- Student Dissertation or Thesis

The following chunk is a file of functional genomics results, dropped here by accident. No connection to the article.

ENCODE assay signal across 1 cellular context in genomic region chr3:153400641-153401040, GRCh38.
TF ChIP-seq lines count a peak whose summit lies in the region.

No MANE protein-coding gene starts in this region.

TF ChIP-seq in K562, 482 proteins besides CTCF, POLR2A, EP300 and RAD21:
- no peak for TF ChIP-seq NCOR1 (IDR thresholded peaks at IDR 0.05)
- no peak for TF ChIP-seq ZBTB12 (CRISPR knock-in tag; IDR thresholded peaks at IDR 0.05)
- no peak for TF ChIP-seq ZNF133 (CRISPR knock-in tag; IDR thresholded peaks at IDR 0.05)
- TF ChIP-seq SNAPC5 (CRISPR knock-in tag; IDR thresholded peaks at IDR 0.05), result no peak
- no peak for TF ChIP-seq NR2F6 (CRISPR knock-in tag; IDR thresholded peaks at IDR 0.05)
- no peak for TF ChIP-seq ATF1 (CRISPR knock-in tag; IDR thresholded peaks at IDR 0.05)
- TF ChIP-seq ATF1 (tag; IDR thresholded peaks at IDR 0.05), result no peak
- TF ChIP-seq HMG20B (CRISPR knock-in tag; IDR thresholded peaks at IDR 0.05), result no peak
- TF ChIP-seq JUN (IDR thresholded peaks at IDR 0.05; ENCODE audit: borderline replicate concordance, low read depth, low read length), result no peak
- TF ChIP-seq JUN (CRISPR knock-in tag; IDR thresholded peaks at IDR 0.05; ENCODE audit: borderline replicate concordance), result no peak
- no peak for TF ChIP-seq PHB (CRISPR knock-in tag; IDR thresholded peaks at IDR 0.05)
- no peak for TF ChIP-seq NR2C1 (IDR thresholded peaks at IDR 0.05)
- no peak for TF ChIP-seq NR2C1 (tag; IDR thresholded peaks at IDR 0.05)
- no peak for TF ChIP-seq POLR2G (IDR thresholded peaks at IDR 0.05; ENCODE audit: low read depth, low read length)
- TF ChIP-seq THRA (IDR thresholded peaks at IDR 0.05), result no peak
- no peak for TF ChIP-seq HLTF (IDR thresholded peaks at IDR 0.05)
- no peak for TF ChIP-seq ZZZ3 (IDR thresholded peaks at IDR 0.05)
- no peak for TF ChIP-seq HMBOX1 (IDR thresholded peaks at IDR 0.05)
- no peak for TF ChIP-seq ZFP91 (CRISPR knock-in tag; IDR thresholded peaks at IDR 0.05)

Carbon capture and storage (CCS) technology holds potential to reduce greenhouse gas emissions from the industrial sector. Industrial CCS applications, however, are more challenging to analyze than CCS in the power sector – mainly due to the vast heterogeneity in industrial and fuel processes. I focus on emission sources from cement and investigate the estimated costs associated with CCS in cement production. These costs are evaluated based on a variety of factors, including the technological maturity of the capture process, the amount of CO2 captured in different parts of a plant, the percentage of CO2 captured from the entire plant, and the energy requirements to operate the CCS addition. With the goal of integrating industrial CCS into an energy-economic model, the costs obtained from the literature are used to determine two values: the percent increase in total costs for an industrial plant with CCS and the breakdown of costs into shares of capital, labor, fuel, and other costs. I introduce the industrial CCS options into the MIT Economic Projection and Policy Analysis (EPPA) model, a global energy-economic model that provides a basis for the analysis of long-term growth of the industrial sector, and then I discuss different scenarios for industrial CCS deployment in different parts of the world. I find that in scenarios with stringent climate policy, CCS in the industrial sector is an important mitigation option. Industrial CCS reduces global emissions by an additional 5% by cutting industrial emissions by up to 45%, all while allowing for high levels of industrial production throughout the end of the century. In total, industrial CCS can increase welfare and consumption by up to 70% relative to a global economy under a 2-degree Celsius policy without industrial CCS.